One week later: The daunting recovery in Oklahoma
One week after a tornado devastated the lives and landscape of Moore, much of the city seems frozen in time. But despite the staggering wreckage that still litters the ground, the road to recovery is well under way.
Here's the latest on the Oklahoma tornado aftermath.
In the rubble, a shocking find
Desperately digging through the rubble where his house once stood, Tom Bridges made a shocking find on Monday: $2,000 worth of crisp bills.
He had kept the money in an envelope tucked away atop a window sill -- a place hidden from view and seemingly safe. But when last week's storm blasted his house to bits, the money went missing.
The 68-year-old man and a couple dozen volunteers spent Monday morning combing through rubble that was once his home, searching for the envelope.
At one point, they stood in a circle and prayed for the money to turn up. After hours of searching through wreckage 5 feet deep, it did.
"All of a sudden, I saw the window sill. ... I picked that up, and there it was," Bridges said shortly after the find, his voice cracking. "I just, I couldn't believe it. It was a miracle."
He said he hopes to use the money to buy a new pickup, since the storm totaled his vehicles.
"Right now, money is money. I got the clothes on my back and a new toothbrush I bought," he said. "It means a lot. It's just these little things like that really bring some joy in my heart, which I need."
Remembering those lost
Thousands of residents poured into First Baptist Church in Moore for a public memorial and prayer service Sunday night. Tissues in each of the pews greeted the mourners.
"It was pretty amazing celebrating all of the people that died and that lived," third-grader Ally Keepers told CNN affiliate KOCO.
Ally was inside Plaza Towers Elementary School with the tornado shredded the building and killed seven of her schoolmates.
"Some of my friends died, and I was so upset that Kyle Davis died," Ally said. "I was crying. I went to the cemetery and put some flowers out there for him."
Debby Goss of nearby Shawnee said the mass gathering was therapeutic.
"I think it was probably the start of healing for the community," she said.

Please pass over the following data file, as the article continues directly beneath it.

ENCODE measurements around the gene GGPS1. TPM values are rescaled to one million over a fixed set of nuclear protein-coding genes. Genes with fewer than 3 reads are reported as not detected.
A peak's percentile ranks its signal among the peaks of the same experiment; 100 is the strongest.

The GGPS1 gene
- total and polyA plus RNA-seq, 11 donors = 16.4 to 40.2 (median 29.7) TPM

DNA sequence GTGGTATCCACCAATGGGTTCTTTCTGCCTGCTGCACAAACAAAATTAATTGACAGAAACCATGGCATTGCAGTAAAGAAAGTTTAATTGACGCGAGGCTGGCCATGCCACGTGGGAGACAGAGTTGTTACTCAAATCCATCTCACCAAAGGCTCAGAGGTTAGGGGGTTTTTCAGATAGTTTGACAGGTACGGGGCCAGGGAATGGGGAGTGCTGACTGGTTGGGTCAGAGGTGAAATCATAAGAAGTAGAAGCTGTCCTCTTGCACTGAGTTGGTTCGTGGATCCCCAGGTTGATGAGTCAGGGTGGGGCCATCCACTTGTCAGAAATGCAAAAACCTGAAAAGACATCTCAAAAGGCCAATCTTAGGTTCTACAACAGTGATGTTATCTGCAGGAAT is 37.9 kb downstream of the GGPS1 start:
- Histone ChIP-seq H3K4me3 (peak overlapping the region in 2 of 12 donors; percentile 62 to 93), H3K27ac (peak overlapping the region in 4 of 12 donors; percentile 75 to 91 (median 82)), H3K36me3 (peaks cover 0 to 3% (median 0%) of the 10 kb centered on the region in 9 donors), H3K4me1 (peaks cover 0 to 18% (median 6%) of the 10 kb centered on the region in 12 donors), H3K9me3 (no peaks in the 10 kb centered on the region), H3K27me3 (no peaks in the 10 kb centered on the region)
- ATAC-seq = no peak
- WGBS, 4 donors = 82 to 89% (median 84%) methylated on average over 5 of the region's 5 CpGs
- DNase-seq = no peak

"This was a good time for them to see each other in one place that wasn't a rescue center or a disaster area. ... There was a peaceful place for them to just sit and think about the other people that are here to support them and help."
Obama tours devastated area
President Barack Obama saw the destruction up close Sunday and vowed to support residents long after the media leaves.
"As fellow Americans, we're going to be there as shelter from the storm for the people of Moore who have been impacted," Obama said.
He praised local officials, first responders and school principals for their efforts after the storm, which killed 24 people, injured more than 375 others and damaged or demolished 12,000 homes in the Oklahoma City area.
Speaking from the wreckage of Plaza Towers Elementary, Obama called on Americans to help with relief efforts.
"It's going to take a long time for this community to rebuild, so I want to urge every American to step up," he said, suggesting citizens donate to the American Red Cross website.
Governor: We need help now
Shortly before Obama's visit, Oklahoma Gov. Mary Fallin said her chief request for the federal government was help plowing through regulatory hurdles.
"Basically, what I need is the ability to get through red tape, the ability to get the FEMA funds in here quickly and to get the services that our citizens need to help them recover through this terrible disaster," Fallin said on CNN's "State of the Union."
Fallin, a Republican, said the initial reaction from the federal government in assisting her state was fast and effective.
"So far, we have had great response," she said, quickly adding that there was a long way to go before Moore returns to normal.
"This is a massive debris field," she said. "It's not just a couple blocks. It's miles."
Schools across town destroyed
Weekend graduation festivities in Moore were infused with reminders of the tragic tornado.
When Southmoore High's Alyson Costilla walked across the stage to get her diploma, about a dozen people in the crowd stood and held up pictures of her mother, who died in a 7-Eleven ravaged by the powerful winds.
The cost of rebuilding classrooms for Moore's students will be enormous.
The city's public schools suffered $45 million in damage, including the two elementary schools that were leveled. Overall, insurance claims related to last week's storm will probably top $2 billion, said Kelly Collins from the Oklahoma Insurance Department.
Strangers rush to help
The cleanup can be arduous, if not overwhelming.
Caleb Allison stared at the mass of debris that covered the yard where his home once stood.
"Who's going to come get it?" the high school Spanish teacher wondered last week.
But his mammoth problem was quickly solved Sunday with the help of students, parent-teacher association members and fellow teachers from his school and the elementary school where his wife teaches.
"We probably had 70 to 80 people in our front yard, and we cleaned it in a matter of 30 minutes," he said.
Morgan DeLong, one of the volunteers, said many whose homes survived the storm are eager to help.
"It's kind of our turn to return that blessing and help people out," she said. "It's amazing to just look out and see how our community's coming together."
-- CNN's Catherine E. Shoichet and Holly Yan reported and wrote from Atlanta; Rene Marsh reported from Moore. CNN's Marlena Baldacci, Jeff Kepnes, Dana Ford, George Howell and Nick Valencia also contributed to this report.
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